Hiring Interview

Call the candidate that you, your spouse, and staff have all agreed to hire.  Call and say: “Congratulations, you are the one.  If we can work out all the details to our mutual satisfaction is there any reason you wouldn’t want to join us?”  You would then have them come in to discuss the benefits, hours, compensation, and responsibilities.  As we have already noted, we are not hiring an associate, rather we are bringing in a Trial Partner who will be buying-in after a short trial period.  Next, we need to determine what you can afford to pay the young doctor.  Generally, I have a daily pay or a commission percentage of net production averaged for the month and pay whatever is greater.  We can go into greater detail later but I want to challenge a myth of how to establish the eventual compensation on commission basis.  Both the young doctor and owner are way off base on how they should look at this.  The reality of owning a business dictates that employees that produce must create profit for the practice.  If they cost more than what the business nets, it will not last and is unfair to both sides.  Any commission structure must consider the practice overhead.  If the overhead is so high as to make it impossible to pay a competitive salary, then your practice is not ready for another doctor.  Generally, you must have an overhead of no more than about 63%.  Any more than this means adding a new doctor would just destroy any profit or the potential for additional passive income.  This pay percentage of collections/production/hourly, should depend on an algorithm rather than some fictitious number fabricated from mistakes, myths, and poor business acumen.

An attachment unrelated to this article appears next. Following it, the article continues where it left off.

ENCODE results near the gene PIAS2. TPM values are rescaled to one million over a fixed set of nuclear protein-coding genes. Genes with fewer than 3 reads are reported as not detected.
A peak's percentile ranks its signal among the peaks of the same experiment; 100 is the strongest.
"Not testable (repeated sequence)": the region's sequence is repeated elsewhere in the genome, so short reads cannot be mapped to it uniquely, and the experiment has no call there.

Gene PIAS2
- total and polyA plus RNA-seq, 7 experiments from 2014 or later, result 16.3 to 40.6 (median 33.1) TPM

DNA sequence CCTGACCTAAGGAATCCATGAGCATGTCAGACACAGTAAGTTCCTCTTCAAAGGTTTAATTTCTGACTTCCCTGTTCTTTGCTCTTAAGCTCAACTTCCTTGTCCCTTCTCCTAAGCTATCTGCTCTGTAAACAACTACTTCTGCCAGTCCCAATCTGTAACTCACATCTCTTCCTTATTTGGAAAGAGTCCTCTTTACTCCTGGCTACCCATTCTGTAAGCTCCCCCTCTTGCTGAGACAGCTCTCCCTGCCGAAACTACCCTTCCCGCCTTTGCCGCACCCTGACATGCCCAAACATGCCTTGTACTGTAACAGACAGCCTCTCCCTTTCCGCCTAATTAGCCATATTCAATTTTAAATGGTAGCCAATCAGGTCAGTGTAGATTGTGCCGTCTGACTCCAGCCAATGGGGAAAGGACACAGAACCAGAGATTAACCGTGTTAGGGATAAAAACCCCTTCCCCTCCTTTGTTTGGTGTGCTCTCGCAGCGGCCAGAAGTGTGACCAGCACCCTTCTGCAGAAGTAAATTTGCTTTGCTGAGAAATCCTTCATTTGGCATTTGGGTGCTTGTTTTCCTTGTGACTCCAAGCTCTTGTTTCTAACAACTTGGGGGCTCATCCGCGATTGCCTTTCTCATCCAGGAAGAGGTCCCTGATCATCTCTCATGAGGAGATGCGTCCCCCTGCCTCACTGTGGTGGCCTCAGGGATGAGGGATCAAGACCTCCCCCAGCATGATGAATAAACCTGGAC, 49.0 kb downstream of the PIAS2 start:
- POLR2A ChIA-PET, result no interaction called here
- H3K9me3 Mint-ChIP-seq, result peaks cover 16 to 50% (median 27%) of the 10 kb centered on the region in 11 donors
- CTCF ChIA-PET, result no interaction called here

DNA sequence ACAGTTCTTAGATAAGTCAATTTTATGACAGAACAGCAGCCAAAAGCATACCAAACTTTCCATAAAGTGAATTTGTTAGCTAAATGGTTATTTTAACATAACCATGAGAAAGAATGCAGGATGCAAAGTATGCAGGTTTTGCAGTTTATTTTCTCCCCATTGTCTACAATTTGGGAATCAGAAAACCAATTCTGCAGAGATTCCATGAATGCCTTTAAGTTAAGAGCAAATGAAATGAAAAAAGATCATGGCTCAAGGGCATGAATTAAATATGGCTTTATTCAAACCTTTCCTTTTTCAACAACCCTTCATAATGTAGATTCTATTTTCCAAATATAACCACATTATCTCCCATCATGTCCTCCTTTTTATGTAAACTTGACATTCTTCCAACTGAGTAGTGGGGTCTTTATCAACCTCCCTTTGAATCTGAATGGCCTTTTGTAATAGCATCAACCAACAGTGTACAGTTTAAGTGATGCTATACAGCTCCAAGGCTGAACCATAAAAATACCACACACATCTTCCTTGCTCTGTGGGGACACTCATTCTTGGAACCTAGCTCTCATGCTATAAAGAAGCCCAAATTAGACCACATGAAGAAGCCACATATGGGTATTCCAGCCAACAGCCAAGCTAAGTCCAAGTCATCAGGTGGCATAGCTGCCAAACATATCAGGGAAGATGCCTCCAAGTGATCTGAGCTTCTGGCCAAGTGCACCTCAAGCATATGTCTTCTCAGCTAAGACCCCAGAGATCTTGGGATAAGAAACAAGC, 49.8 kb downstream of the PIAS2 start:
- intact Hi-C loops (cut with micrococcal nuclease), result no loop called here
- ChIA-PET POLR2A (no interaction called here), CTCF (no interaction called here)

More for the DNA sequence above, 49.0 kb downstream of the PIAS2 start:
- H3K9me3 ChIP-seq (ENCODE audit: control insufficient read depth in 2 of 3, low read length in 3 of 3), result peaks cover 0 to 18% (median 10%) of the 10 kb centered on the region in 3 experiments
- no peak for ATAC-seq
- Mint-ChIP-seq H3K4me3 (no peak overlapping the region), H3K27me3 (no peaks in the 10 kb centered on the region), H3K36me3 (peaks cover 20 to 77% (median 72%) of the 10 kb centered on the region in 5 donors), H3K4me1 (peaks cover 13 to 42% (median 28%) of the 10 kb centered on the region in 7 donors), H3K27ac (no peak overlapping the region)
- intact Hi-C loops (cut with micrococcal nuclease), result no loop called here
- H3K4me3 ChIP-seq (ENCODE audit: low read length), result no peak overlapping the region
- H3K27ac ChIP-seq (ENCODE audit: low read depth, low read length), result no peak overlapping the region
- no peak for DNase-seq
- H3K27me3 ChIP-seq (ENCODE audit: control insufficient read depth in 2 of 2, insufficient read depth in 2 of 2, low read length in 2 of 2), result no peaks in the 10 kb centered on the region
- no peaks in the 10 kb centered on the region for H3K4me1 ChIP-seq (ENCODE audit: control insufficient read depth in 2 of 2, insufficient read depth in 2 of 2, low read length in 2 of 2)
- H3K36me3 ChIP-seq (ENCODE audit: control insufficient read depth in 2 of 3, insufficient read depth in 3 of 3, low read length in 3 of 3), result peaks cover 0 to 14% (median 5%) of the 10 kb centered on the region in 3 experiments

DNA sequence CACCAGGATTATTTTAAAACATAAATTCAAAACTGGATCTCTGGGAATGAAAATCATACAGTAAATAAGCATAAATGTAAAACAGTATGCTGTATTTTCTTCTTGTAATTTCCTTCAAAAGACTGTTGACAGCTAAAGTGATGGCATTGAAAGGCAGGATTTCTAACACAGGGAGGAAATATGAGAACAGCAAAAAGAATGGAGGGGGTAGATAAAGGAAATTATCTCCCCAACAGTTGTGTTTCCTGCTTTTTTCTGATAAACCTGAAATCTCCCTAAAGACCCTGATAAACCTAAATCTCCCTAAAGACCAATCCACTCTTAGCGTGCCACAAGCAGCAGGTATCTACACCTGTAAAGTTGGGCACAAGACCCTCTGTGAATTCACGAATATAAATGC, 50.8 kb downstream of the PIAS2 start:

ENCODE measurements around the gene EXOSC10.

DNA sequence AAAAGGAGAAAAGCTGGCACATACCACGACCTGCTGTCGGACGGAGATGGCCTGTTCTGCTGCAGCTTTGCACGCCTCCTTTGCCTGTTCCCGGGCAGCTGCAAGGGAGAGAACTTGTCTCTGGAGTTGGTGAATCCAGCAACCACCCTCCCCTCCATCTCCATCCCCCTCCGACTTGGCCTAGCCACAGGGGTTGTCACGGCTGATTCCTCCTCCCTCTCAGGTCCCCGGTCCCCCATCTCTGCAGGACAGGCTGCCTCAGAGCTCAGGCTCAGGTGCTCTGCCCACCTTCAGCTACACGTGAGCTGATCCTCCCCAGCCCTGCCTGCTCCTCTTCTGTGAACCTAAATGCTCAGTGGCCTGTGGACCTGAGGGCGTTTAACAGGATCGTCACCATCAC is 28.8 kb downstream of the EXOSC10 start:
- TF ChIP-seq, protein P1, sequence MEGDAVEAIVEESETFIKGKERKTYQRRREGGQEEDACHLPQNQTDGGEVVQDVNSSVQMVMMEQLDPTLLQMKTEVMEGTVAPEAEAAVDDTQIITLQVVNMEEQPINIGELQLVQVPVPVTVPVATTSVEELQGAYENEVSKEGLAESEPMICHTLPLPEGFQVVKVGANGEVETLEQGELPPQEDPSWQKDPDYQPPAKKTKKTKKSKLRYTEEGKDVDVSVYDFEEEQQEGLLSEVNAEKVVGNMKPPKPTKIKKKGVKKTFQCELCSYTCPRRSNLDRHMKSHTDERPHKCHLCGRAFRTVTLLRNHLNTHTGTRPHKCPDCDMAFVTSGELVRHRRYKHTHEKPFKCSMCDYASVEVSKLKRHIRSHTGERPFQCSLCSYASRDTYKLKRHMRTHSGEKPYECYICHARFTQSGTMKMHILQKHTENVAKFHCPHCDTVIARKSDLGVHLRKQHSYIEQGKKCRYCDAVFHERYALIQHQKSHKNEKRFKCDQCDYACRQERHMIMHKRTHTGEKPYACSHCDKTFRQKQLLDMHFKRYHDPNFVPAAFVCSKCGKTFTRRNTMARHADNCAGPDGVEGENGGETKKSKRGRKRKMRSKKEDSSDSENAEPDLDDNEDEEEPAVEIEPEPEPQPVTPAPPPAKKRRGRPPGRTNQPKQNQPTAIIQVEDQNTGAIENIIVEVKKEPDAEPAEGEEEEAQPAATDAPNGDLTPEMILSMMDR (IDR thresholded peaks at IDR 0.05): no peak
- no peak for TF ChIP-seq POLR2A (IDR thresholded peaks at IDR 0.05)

The Compensation Algorithm: 

  1. Identify the average net collections
  2. Determine the average operating expenses
  3. Calculate your present overhead %
  4. Add the additional fixed costs needed to add a partner: Marketing, equipment, assistant, benefits, and any other additional staff.
  5. Add a rate of return of 5-10%. This is the passive income or profit you should make on any associate/trial partner. Keep in mind that if you pay 30% to the associate with a 70% overhead or higher, you have no passive income and in most cases are losing money.
  6. Calculate the adjusted overhead.
  7. Normal compensation should be around 25-32% including taxes, benefits, and any other additional signing bonus.

The amount you pay has to be customized for the overhead and production you currently have.  If this percentage or dollar amount falls short of you being able to hire a competent candidate, then your office is not ready for another doctor.  Go back to the drawing board and figure out how to recreate your business model with the idea of making a profit, structuring your schedule and systems to ensure an ability to weather any economic change, while building the ideal team.